Two days after presidential elections in Venezuela, authorities detained Andrés Rondón Sayago, a citizen who allegedly spread photographs of burning ballots. Officials say that the photographs were taken during 2007 elections, not in the present day. Rondón Sayago has been accused of sharing the photographs with “destabilizing intentions.”
Russia's #1 Netizen Heads to Trial
Pussy Riot, eat your heart out. On April 17, Russia’s most polarizing blogger, Alexey Navalny, will stand trial for embezzling roughly half a million dollars from a state-owned timber company in the city of Kirov. In a country constantly plagued by politicized legal proceedings, prosecuting the nation’s most prominent netizen promises fireworks.
Wikipedia's Suicide Mission Against Russian Censors
Smoking cannabis is dangerous business for people the world over. In Russia, just writing about it online can get you in trouble. State officials informed Wikimedia Russia that the government has placed its “Cannabis Smoking” article on its blacklist of illegal websites.
Chadian Blogger Detained
Internet Without Borders reports that Jean Laokolé, a Chadian blogger and writer, was arrested on March 22 by security forces in N'Djamena, Chad's capital. In a petition released today, the advocacy group calls for the blogger's "immediate and unconditional release." Laokolé writes under a pseudonym for one of Chad's most popular blogs, where he covers corruption and other problems in politics.
Bangladesh: Global Voices Condemns Assault on Bloggers
The Global Voices community, comprised of bloggers, writers, and activists from more than 100 countries, wish to express our concern about the current state of freedom of expression online in Bangladesh. We call for the immediate release of detained bloggers and urge government actors to uphold their commitments to national law and international human rights doctrine.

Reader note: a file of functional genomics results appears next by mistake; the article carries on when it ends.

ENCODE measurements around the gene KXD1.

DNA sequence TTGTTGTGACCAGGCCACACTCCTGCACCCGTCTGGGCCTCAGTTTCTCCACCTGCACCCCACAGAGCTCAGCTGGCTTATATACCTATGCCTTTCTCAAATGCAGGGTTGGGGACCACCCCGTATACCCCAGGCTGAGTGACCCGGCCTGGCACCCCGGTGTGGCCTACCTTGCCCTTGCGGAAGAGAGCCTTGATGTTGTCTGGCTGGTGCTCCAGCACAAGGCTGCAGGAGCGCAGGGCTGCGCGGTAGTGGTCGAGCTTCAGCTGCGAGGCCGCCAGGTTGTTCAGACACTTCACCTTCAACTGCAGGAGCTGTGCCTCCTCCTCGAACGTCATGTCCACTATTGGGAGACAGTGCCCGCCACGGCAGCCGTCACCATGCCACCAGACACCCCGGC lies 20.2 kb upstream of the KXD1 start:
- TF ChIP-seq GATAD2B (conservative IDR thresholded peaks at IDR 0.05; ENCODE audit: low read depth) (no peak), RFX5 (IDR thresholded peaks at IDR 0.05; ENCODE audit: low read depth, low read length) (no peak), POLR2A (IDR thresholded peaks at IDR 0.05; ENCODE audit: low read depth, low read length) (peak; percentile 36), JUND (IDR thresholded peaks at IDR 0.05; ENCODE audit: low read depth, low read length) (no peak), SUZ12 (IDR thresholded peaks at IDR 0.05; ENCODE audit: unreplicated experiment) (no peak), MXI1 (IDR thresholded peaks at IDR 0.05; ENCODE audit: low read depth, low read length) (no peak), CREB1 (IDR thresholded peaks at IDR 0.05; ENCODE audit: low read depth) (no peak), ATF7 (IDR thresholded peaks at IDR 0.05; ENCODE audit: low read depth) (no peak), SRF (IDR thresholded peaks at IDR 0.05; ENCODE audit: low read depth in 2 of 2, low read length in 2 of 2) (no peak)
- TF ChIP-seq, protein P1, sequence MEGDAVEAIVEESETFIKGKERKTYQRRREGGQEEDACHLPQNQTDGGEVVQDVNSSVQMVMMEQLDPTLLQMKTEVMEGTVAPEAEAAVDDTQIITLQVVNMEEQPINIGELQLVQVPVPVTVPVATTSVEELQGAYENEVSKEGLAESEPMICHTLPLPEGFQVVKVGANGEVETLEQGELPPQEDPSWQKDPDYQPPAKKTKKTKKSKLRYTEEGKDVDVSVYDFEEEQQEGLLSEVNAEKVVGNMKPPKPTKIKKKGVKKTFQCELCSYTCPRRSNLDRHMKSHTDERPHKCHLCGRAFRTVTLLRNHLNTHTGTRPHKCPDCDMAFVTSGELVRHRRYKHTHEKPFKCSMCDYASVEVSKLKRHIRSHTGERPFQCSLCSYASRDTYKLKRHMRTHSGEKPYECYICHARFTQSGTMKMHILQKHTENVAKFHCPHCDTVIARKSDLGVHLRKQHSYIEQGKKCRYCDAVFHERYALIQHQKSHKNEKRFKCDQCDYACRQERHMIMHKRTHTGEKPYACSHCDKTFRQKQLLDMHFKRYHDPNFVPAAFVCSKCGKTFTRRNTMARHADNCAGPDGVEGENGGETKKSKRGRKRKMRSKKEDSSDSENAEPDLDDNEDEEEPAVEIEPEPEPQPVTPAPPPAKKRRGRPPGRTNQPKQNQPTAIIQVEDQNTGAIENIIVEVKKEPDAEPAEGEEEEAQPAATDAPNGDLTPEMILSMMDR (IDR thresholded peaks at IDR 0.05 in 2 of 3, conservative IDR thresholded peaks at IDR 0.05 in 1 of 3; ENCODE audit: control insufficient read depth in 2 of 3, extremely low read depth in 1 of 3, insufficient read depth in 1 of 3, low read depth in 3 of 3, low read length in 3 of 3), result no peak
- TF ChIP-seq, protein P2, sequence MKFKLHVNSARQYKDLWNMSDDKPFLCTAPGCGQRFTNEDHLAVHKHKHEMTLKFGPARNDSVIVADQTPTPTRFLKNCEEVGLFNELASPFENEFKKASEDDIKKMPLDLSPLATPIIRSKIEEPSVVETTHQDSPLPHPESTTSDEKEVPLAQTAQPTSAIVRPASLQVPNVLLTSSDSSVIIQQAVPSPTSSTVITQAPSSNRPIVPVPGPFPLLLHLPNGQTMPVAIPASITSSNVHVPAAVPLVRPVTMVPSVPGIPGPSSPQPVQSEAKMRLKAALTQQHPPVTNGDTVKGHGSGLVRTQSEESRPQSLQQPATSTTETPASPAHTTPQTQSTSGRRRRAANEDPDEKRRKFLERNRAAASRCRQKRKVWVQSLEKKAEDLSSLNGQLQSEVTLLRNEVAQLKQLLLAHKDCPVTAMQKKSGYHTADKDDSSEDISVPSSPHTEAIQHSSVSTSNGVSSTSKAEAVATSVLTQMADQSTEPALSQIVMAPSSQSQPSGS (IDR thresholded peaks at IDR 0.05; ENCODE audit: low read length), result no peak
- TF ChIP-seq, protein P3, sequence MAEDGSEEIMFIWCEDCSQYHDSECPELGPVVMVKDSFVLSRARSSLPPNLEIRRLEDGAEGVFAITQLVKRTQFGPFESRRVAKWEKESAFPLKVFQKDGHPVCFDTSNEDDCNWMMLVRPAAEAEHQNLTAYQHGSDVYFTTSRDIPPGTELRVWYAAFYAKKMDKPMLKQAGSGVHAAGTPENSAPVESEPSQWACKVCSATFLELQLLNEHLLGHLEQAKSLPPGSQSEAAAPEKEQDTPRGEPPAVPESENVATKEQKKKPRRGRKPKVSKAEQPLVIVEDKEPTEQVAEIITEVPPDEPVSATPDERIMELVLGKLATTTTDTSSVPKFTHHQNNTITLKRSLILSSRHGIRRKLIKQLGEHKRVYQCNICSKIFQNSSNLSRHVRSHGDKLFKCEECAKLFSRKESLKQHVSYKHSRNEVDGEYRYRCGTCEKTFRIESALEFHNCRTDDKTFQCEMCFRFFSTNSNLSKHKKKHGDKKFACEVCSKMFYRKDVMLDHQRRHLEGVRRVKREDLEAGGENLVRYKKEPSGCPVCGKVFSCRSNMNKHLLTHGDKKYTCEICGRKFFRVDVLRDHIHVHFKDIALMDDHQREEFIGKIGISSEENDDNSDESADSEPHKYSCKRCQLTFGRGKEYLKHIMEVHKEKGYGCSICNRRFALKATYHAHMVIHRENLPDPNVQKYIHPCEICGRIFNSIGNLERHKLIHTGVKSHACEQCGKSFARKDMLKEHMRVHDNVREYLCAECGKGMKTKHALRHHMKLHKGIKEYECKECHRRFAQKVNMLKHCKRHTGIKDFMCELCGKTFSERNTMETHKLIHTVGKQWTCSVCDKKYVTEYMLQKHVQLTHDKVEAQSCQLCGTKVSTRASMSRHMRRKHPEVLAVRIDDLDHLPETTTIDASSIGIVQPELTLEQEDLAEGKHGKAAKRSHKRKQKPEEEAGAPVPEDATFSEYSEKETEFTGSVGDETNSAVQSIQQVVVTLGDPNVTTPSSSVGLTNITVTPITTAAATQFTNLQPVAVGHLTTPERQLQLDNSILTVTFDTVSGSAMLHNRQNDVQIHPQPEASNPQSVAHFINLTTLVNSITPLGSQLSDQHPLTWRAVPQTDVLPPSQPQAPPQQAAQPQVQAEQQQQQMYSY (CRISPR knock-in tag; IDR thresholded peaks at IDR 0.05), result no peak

Kuwaiti Twitter User Jailed for Insulting Emir
Insult the Emir on Twitter and go to jail: Hamid Al Khalidi has been sentenced to two years in prison for insulting the Emir of Kuwait on Twitter. His attorneys plan to appeal his case to a higher court next week.
Accused of Blasphemy, Three Bloggers Detained in Bangladesh
The Detective Branch of Bangladesh Police has detained three bloggers- Rasel Parvez, Mashiur Rahman Biplob & Subrata Adhikari Shuvo yesterday night for their alleged write-ups demeaning Islam and Prophet Muhammad. Since yesterday the community blogging platform Amarblog.com has become inaccessible from Bangladesh. It is yet to be known whether the authorities have blocked it and why.
Saudi Netizens Criticize New Internet Monitoring Scheme
Saudi government plans to impose surveillance measures on encrypted online communications, such as Skype, WhatsApp, and Viber have triggered sharp criticism from Saudi Internet users. If the companies behind these programs refuse to comply with the measure, authorities say they will be blocked.
Bangladesh Authorities Go After Bloggers, Claim They Are ‘Anti-Muslim’
As deadly clashes between Islamist activists and authorities continue to escalate religious tensions in Bangladesh, the country's telecommunications authority is making moves to silence bloggers deemed anti-Muslim or anti-state. Award-winning blogger Asif Mohiuddin has become the latest target.
Saudi Arabia Threatens to Block Skype and WhatsApp
Saudi Arabia is threatening to block a number of popular communication tools, such as Skype and mobile messaging service WhatsApp, unless the operating companies agree to infringe on the privacy of users and monitor them.